But today, two decades of information technology has made healthcare revolution imaginable. First, medicine has matured from scholarly practice to information science, and science needs no priesthood. Next, decades of accumulated initiatives choke American healthcare in waste information, a problem information technology solves well… too well. From problems like “pager tag” to communicate simplistic information like blood pressure and on-calls to “governance by bureaucratic harassment” like insurance coding and liability threats outside strict procedure, the revolutionary solution destroys the existing systems and their vested interests. But, destroying useful systems is locally suboptimal, and institutions can act for their own immediate growth and survival. Thus, revolution fundamentally unachievable by insider initiatives despite theoretical feasibility and best intentions. So finally, a willing and able outsider is necessary to imagine revolution, and the elite groups behind information technology giants like Google have announced their revolutionary intentions with ventures like 23andMe and Google Health. However, revolution is unpredictable, and by the power of the Internet, the eventual leading health revolutionaries could be anybody.
So manifests the quintessential American pragmatic hypocrisy: all tout the wealth-building virtues of creative destruction until the torch of change is under you. Then, change is “unethical.” Only law is more artificially sustained by its own ethical sophistry and willfully abstruse erudition as is the gross establishment of American health. America hates its healthcare, revolution is coming, and no insider medical initiative can stop it forever.
This is a four part serialized essay which will discuss what a revolution in health will and will not look like, why revolution is possible today, and why direct-to-consumer genomics is sparking our imaginations. Subscribe to Think Gene to be notified when new sections are published.
 Picture of Revolution (coming soon)
 Why Revolution Today (coming soon)
 The Spark of Direct-to-Consumer (coming soon)
Posted: 06 Nov 2008 05:16 PM CST
Just a short post today -- I am too bogged down by Proposition 8 to write much. You can follow future developments and other miscellaneous news by joining me on Twitter.
The news Skeptics' Circle is up at Ferret's Cage, and the Molecular and Cell Biology Carnival (still in need of a host) will take place on November 9. If I can't find a host by then, I will post it myself this time.
View blog reactions
Posted: 06 Nov 2008 04:48 PM CST
If you're looking for genome news, the Nov. 6 issue of Nature is chock full. A news feature (subscription only) goes after why genome-wide association studies are failing to find genetic variants that explain obviously heritable traits like height or autism:
But between those variants that stick out like a sore thumb, and those common enough to be dredged up by the wide net of GWAS, there is a potential middle ground of variants that are moderately penetrant but are rare enough that they are missed by the net. There's also the possibility that there are many more-frequent variants that have such a low penetrance that GWAS can't statistically link them to a disease.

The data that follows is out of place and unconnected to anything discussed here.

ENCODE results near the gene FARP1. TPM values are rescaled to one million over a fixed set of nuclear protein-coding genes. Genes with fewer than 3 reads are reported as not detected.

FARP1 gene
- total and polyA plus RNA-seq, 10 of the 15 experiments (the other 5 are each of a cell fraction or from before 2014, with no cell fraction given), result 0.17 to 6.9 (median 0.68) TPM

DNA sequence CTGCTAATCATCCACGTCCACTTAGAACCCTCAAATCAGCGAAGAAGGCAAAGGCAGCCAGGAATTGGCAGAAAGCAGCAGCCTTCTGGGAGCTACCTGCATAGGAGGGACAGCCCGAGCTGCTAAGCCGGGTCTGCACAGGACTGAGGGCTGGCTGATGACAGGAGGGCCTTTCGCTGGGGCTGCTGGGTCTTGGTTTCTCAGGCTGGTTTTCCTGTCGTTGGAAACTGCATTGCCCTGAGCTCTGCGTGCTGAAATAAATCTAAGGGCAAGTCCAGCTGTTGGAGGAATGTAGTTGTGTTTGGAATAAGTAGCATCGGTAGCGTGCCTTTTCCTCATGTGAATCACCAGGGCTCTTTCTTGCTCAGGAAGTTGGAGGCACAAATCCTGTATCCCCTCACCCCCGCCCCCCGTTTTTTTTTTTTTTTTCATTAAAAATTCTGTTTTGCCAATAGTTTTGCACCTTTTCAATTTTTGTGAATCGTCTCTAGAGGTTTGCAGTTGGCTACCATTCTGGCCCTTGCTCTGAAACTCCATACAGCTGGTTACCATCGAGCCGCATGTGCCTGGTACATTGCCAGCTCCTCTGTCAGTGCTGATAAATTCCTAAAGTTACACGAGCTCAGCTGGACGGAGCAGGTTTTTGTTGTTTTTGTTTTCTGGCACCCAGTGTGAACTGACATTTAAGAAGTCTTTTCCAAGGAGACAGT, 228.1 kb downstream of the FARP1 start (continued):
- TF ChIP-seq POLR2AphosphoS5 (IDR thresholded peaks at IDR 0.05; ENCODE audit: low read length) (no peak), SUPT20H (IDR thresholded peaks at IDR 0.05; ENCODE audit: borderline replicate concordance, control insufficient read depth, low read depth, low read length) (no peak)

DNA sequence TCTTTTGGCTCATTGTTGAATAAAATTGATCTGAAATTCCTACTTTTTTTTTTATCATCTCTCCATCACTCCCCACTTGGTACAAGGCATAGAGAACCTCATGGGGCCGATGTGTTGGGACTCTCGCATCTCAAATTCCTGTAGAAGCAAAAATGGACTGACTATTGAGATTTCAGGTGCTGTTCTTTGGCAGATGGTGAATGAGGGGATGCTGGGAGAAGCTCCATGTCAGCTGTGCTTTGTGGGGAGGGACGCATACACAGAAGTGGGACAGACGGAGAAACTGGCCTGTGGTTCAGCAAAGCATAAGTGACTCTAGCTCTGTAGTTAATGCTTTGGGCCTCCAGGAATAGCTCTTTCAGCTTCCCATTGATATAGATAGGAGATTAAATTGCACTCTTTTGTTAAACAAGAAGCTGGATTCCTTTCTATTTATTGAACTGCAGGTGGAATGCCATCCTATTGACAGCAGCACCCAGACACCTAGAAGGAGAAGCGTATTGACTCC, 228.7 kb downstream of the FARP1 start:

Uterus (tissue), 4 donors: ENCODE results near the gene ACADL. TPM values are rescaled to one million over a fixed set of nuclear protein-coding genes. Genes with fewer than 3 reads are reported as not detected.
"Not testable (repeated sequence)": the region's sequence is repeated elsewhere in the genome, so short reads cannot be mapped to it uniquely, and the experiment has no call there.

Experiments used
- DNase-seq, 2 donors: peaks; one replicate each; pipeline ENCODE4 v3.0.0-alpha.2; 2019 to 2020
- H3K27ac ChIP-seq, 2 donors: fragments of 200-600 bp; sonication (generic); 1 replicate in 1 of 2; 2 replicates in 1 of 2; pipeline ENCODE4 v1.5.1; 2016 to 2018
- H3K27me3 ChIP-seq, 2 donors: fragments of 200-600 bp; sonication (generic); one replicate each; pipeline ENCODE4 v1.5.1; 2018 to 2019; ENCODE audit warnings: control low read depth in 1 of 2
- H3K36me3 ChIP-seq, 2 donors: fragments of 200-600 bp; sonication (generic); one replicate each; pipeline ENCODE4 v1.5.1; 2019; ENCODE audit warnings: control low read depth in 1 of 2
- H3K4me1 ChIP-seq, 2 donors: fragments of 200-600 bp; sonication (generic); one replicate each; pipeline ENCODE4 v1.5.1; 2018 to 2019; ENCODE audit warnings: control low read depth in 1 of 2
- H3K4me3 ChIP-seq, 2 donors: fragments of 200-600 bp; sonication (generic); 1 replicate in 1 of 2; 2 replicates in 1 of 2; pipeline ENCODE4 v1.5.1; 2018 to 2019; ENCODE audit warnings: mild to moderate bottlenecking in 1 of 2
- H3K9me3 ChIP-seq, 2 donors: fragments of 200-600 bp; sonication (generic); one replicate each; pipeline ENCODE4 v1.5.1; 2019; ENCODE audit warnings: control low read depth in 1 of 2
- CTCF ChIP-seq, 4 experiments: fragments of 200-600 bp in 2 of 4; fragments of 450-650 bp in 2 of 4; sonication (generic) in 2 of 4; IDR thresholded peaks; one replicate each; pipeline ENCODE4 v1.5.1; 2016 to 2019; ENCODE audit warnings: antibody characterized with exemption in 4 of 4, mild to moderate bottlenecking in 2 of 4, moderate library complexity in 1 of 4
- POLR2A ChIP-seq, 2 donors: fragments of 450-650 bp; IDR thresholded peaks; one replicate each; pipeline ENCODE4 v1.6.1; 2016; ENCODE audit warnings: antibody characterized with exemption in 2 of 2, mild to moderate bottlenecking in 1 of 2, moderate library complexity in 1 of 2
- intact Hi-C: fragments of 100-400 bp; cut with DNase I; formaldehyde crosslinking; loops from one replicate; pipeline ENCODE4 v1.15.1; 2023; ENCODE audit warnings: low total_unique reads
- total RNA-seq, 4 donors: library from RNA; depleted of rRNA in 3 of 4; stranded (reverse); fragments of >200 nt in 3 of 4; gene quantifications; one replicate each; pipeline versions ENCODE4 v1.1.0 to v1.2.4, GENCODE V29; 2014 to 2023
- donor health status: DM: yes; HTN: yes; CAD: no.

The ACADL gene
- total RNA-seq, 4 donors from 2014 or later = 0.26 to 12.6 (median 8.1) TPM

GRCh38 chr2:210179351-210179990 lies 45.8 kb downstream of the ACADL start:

Posted: 06 Nov 2008 02:32 PM CST
A couple months ago, I started my investigation on the interaction between visual arts and genomics. The goal is to stimulate public debate on the possibilities and impacts of genomics on everybody's daily life.
In collaboration with my colleagues, I have created two digital frames in the first series of works. They were displayed at the ISMB conference in Toronto, 2008 and recognized by the ISCB Visual Reflections On Science award. They are currently on display at the ECCB conference in Europe.
Portrait of James D. Watson in his own Word, 2008
Jared Flatow, Brian Chamberlain, and Simon Lin
(click on the picture to zoom in)
According to Wikipedia, "a portrait is a painting, photograph, sculpture, or other artistic representation of a person". Instead of simply using color pigments, we use unique portions of Dr. James Watson's DNA sequence to portrait himself. Dr. Watson was the discoverer of the structure of the DNA and helped to establish the Human Genome Project.DNA, as a primary genetic material, defines the molecular signature of oneself. Dr. Watson's DNA was fully sequenced and made public in 2007 by The Baylor College of Medicine Genome Sequencing Center, 454 Life Sciences Technology, and The Rothberg Institute. We used the SNPs, which define the small differences of DNA from person to person, to uniquely represent Dr. Watson. In order to do this, we took the variant allele base pairs from Dr. Watson's genome (Cold Spring Harbor Laboratory distribution, 6/6/2007) which had a sequence observation count greater than 12, and generated a portrait capturing his phenotype.
DNA and Community, 2008
Simon Lin and Jared Flatow
(click on the picture to zoom in)